Writing is so therapeutic for me! I write as a way to process things I've been through. The true *magic* happens when other people can see themselves in the stories I tell. That fills my cup the most.
On a 3rd grade field trip, I attended a local community theatre production of "The Wizard Of Oz". The Scarecrow stole the show and I was immediately hooked. I needed to be in the next production.
I started writing for musical theatre two years ago. Having just moved to NYC, I was recently inspired by Matthew Dean Marsh's RIOT SONG at the Public. Affirming, I'm where I need to be.
My early work gravitates towards intimate introspection. With my performance background, I believe my work has good sense of what musical theatre performers want to perform today.
Sometimes I feel like songwriting transcends time. Old lyrics that felt arbitrary reveal themselves to be true in the future and new songs can calcify past moments and emotions.
I come from a family of musicians so I was in productions as early as five. I think I sang part of “I Just Can’t Wait to be King.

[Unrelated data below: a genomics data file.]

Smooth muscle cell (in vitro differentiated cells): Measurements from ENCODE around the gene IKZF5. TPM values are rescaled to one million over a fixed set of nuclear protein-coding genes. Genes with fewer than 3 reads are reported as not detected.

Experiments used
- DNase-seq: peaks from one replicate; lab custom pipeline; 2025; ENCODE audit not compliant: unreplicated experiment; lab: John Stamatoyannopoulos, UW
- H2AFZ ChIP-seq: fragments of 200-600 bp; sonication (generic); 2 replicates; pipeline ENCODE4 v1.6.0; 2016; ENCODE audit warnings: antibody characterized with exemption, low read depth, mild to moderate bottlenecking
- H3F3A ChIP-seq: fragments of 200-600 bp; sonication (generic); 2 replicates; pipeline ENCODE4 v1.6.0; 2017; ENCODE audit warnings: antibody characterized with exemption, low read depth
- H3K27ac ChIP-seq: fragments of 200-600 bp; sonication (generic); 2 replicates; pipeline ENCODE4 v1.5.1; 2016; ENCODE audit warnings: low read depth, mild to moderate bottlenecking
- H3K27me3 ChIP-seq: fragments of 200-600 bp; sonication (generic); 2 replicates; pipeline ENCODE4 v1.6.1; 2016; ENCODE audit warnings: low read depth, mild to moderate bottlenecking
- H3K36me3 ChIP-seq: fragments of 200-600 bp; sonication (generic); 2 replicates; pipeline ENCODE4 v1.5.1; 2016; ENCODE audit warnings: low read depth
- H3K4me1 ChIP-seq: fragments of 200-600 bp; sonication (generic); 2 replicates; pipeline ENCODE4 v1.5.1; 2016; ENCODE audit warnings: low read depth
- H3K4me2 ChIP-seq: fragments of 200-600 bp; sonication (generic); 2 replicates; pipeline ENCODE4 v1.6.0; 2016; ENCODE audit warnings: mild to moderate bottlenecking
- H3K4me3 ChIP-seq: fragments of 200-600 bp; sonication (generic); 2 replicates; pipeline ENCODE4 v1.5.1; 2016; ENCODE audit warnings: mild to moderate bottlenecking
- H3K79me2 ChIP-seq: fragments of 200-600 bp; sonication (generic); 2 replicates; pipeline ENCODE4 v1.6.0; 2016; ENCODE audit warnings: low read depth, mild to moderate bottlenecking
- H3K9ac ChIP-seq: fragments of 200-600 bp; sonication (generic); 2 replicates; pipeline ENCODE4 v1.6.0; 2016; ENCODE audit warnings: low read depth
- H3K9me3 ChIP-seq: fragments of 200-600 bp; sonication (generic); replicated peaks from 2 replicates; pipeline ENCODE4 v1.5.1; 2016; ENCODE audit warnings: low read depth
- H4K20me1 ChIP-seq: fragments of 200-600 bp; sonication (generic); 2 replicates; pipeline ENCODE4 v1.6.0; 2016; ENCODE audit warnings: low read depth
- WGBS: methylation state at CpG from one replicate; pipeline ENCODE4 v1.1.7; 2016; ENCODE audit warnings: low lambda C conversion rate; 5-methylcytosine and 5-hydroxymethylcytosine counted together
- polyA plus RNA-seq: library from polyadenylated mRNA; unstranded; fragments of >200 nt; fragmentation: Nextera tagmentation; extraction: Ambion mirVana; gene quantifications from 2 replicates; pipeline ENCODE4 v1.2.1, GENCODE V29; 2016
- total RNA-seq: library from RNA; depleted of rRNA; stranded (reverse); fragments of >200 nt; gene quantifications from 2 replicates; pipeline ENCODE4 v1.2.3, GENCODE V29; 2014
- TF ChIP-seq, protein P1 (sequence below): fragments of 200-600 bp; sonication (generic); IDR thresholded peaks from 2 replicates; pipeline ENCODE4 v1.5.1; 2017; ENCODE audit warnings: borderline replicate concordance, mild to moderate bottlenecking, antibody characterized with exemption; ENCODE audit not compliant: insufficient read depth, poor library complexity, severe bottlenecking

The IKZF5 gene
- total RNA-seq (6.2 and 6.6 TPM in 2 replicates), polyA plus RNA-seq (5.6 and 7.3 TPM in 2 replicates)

I think the combination of my parents both being professional songwriter and my brother becoming a successful singer/songwriter put me in a place where I was constantly inspired to create.
My work is close to Jason Robert Brown with a singer/songwriter twist.
Listening to the voice memos of the songs I’ve written on my phone every night before I go to sleep Is always a highlight of my day. One of the best feelings is when I listen back and find a keeper.
I started performing in 4th grade when I participated in a local high school production of Peter Pan.
I am very new to the world of writing, but I have always had so much respect for songwriters that I wanted to see what it was like to write a song of my own.
I love to tell stories through the songs that I write, and I accomplish that by using my own experience to create songs that are relatable yet still encompass everything I stand for.
The impact that one little song can have on an audience is truly the most humbling thing I have ever gotten to experience.